The analysis concludes

In light of the complexities and rapidly changing nature of emerging technologies, governance should be designed in such a way as to facilitate dialogue among all stakeholders. For regulators, to dialogue with researchers at the cutting edge of developing these technologies is the only way to understand the potential future implications of new and highly-technical capabilities. For the scientific community within and across certain fields, a safe space is needed to coalesce around a common language and have an open discussion around both benefits and risks. At the same time, given that risks tend to cross borders, so must the dialogue on how to respond. And given the power of public opinion to shape regulatory responses, the general public must also be included in an open dialogue about the risks and opportunities of emerging technologies through carefully-managed communication strategies. Governance will be more stable and less likely either to overlook emerging threats or to stifle innovation unnecessarily, if the various stakeholders likely to be affected are involved in the thinking about potential regulatory regimes and given the knowledge to enable them to make informed decisions.


The WEF report highlights challenges that the global emerging technologies community has been grappling with for well over a decade.  Nanotechnology has been a rich driver of innovation in problem formulation around governance and risk resilience, and many of the insights gained are now finding traction in other areas – including synthetic biology and geoengineering, but also more broadly in areas that include cognitive enhancement, autonomous vehicles, artificial intelligence, robotics, and a plethora of other synergistic and converging areas.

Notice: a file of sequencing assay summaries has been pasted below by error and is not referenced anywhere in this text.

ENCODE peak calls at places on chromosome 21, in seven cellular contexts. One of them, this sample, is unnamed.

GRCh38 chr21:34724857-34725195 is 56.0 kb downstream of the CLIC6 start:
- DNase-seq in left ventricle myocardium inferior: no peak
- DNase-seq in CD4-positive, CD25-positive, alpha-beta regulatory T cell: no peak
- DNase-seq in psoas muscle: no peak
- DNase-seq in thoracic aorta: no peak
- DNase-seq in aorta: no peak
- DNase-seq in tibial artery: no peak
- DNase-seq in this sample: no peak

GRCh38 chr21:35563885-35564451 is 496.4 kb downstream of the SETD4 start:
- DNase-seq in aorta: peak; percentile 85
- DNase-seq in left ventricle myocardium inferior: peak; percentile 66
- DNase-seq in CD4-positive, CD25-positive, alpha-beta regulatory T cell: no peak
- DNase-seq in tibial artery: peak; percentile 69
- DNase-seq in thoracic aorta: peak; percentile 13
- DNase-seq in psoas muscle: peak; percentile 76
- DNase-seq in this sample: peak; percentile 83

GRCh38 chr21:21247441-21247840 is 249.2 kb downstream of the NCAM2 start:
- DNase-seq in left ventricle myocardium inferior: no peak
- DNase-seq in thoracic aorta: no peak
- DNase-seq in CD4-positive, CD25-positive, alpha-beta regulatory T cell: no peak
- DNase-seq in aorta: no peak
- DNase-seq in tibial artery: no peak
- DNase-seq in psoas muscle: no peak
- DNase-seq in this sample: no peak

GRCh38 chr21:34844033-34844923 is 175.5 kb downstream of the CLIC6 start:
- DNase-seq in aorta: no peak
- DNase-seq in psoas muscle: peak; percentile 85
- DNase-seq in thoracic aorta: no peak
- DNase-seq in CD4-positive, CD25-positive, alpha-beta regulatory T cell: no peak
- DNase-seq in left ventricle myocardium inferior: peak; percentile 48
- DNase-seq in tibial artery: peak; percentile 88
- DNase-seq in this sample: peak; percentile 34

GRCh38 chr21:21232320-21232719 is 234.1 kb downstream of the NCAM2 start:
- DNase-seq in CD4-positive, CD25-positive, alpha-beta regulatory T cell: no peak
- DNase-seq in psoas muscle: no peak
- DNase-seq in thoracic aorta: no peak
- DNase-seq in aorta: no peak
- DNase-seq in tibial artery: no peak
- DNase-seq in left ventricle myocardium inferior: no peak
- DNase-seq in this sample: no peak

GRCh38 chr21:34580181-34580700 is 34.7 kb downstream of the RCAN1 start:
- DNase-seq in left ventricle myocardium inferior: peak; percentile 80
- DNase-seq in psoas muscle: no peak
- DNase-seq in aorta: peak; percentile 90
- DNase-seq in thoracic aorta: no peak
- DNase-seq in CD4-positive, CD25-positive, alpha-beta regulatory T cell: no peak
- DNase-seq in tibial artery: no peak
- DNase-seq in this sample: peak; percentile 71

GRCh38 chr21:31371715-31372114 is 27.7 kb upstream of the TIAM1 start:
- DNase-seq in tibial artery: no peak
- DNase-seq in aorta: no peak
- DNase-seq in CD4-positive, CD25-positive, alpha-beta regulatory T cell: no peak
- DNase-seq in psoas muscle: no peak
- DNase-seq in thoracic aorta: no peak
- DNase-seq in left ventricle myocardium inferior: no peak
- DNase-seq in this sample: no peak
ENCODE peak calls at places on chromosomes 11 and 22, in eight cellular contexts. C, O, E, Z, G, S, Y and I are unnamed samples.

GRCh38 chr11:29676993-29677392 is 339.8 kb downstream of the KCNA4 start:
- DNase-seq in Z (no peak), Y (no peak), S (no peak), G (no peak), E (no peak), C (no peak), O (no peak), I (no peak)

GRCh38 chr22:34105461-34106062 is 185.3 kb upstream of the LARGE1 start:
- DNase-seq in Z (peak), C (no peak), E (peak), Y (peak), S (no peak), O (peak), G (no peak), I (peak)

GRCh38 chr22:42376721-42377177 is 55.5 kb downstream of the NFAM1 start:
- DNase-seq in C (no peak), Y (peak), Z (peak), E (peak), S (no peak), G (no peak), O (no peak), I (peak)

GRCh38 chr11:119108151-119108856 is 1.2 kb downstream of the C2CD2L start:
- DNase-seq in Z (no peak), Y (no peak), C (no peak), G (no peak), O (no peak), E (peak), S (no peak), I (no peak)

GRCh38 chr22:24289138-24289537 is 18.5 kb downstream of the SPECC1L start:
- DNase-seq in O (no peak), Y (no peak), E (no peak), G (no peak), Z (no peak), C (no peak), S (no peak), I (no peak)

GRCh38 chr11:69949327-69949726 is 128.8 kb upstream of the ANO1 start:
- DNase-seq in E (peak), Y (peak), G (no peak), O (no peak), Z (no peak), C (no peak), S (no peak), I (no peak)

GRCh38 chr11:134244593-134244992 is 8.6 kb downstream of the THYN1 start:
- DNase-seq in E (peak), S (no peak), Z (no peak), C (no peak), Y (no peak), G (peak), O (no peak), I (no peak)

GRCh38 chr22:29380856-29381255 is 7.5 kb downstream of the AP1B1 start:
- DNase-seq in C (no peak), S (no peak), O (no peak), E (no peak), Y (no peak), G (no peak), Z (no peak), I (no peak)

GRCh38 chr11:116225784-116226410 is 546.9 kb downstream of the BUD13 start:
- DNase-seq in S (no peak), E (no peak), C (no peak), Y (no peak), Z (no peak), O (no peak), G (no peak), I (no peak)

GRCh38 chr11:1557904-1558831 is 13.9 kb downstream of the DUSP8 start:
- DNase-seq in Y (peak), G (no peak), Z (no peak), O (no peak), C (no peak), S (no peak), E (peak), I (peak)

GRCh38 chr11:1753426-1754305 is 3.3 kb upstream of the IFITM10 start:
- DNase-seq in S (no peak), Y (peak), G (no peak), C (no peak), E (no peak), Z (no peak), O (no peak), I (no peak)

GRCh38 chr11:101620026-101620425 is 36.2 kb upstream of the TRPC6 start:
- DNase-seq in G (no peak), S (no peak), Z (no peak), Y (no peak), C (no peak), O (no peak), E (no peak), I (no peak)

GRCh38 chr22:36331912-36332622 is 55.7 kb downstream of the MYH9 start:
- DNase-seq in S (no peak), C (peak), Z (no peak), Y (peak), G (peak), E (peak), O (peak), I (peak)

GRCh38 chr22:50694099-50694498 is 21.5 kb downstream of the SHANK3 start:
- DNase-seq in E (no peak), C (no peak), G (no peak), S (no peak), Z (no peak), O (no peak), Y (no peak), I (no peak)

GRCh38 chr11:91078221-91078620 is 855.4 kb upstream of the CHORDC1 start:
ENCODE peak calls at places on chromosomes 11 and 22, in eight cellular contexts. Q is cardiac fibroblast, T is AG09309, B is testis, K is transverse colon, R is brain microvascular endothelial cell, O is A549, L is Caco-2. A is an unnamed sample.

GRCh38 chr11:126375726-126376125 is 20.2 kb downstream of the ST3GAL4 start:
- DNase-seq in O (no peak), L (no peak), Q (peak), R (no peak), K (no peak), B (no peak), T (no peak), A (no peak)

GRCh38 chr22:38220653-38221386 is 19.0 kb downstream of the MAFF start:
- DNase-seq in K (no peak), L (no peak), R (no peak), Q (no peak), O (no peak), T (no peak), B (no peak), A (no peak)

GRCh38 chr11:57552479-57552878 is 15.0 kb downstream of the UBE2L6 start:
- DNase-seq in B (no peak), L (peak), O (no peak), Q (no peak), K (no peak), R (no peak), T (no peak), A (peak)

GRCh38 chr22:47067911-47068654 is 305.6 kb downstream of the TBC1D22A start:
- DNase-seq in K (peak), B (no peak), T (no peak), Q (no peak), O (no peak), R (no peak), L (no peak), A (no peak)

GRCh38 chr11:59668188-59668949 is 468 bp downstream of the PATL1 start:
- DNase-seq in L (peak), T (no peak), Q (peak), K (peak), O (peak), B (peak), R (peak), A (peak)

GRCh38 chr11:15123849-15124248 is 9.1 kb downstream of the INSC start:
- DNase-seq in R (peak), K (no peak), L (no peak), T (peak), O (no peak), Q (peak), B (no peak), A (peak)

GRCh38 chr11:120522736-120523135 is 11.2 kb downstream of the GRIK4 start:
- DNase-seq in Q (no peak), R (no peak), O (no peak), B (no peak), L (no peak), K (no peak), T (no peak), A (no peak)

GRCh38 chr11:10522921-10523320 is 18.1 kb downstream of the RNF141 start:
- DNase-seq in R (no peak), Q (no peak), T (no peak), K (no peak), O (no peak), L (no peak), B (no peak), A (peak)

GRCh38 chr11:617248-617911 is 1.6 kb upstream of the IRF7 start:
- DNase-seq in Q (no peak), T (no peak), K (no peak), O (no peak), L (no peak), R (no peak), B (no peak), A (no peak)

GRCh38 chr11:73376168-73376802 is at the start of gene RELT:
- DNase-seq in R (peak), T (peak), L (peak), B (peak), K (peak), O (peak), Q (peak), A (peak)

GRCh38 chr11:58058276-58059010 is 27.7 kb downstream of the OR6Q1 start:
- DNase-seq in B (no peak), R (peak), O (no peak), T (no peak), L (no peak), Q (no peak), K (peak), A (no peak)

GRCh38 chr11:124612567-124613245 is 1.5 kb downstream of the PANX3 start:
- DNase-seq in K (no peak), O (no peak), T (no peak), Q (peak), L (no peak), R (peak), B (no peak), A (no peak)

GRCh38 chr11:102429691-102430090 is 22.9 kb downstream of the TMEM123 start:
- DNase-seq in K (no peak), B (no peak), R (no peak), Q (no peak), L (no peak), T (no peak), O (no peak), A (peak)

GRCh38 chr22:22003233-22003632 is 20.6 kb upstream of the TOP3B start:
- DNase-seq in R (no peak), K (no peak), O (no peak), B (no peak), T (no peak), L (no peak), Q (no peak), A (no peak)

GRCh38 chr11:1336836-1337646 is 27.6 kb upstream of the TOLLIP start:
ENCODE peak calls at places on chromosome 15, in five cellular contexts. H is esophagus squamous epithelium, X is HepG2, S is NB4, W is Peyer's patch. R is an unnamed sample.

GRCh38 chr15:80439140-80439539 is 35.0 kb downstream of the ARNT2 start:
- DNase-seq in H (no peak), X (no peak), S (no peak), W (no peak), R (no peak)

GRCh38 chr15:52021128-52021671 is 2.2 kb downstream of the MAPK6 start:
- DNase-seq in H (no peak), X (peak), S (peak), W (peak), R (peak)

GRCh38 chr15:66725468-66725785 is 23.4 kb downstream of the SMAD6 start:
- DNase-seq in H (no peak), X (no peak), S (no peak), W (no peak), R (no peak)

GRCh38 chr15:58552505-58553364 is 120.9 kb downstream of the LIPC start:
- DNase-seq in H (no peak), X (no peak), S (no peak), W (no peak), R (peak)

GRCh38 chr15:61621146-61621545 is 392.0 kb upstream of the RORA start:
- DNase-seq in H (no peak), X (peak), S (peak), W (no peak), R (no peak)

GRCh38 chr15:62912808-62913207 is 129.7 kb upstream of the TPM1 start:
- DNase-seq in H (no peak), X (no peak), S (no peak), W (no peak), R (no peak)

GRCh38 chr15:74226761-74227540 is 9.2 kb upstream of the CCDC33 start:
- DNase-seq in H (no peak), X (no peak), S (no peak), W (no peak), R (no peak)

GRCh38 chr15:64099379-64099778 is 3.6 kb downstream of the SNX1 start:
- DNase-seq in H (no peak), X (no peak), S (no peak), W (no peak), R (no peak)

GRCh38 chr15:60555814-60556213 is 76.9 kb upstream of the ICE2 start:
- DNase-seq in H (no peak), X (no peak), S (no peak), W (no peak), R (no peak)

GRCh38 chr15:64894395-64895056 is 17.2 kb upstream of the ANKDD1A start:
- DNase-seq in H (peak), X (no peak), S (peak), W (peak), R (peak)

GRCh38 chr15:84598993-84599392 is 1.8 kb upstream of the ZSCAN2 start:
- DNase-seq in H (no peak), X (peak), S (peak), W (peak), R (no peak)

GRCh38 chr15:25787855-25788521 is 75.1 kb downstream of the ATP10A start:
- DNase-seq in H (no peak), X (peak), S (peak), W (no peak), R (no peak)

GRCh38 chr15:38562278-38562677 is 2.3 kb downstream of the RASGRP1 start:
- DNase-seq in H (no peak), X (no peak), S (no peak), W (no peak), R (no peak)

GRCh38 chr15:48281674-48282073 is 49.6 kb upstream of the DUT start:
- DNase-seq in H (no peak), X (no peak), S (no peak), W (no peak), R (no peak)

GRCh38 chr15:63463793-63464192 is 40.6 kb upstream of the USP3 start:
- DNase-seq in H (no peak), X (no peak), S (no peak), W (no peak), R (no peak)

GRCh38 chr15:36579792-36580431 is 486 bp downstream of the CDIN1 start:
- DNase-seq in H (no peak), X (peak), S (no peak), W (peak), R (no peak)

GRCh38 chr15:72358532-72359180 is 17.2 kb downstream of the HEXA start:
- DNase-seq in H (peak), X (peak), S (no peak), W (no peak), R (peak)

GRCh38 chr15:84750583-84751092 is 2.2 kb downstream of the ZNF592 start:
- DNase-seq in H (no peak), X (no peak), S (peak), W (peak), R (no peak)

Over the past decade, a number of initiatives have emerged that have pushed the boundaries of understanding and expertise around emerging technologies risk, governance and responsible development.  For instance,

And these are only a few of many global initiatives in this area.  In other words, there is already a considerable international effort to grapple with the societal, environmental and economic challenges presented by emerging technologies that are not well-considered or appropriately governed.  Yet this effort is no-where near sufficient if the benefits of emerging technologies are to far-outweigh the risks in the long run.  There needs to be greater research investment in industry and government; massive engagement and education initiatives across sectors; and multi-stakeholder input to pathways to responsible innovations that ultimately benefit people and communities across the world.

The WEF Global Risks report shines a critical spotlight on the emerging challenges around the responsible development of emerging technologies.  It is a critical step toward achieving what needs to be done to enable these technologies to reach their full potential, without jeopardizing the societies they are designed to serve.

The 2015 Global Risks Report can be downloaded here (PDF)

The Global Risks Landscape 2015. Source: World Economic Forum Global Risks Report 2015

WEF Global Risks 2015

Top-ranking risks based on significance and impact. Source: World Economic Forum Global Risks Report 2015

WEF Global Risks top ten




Andrew Maynard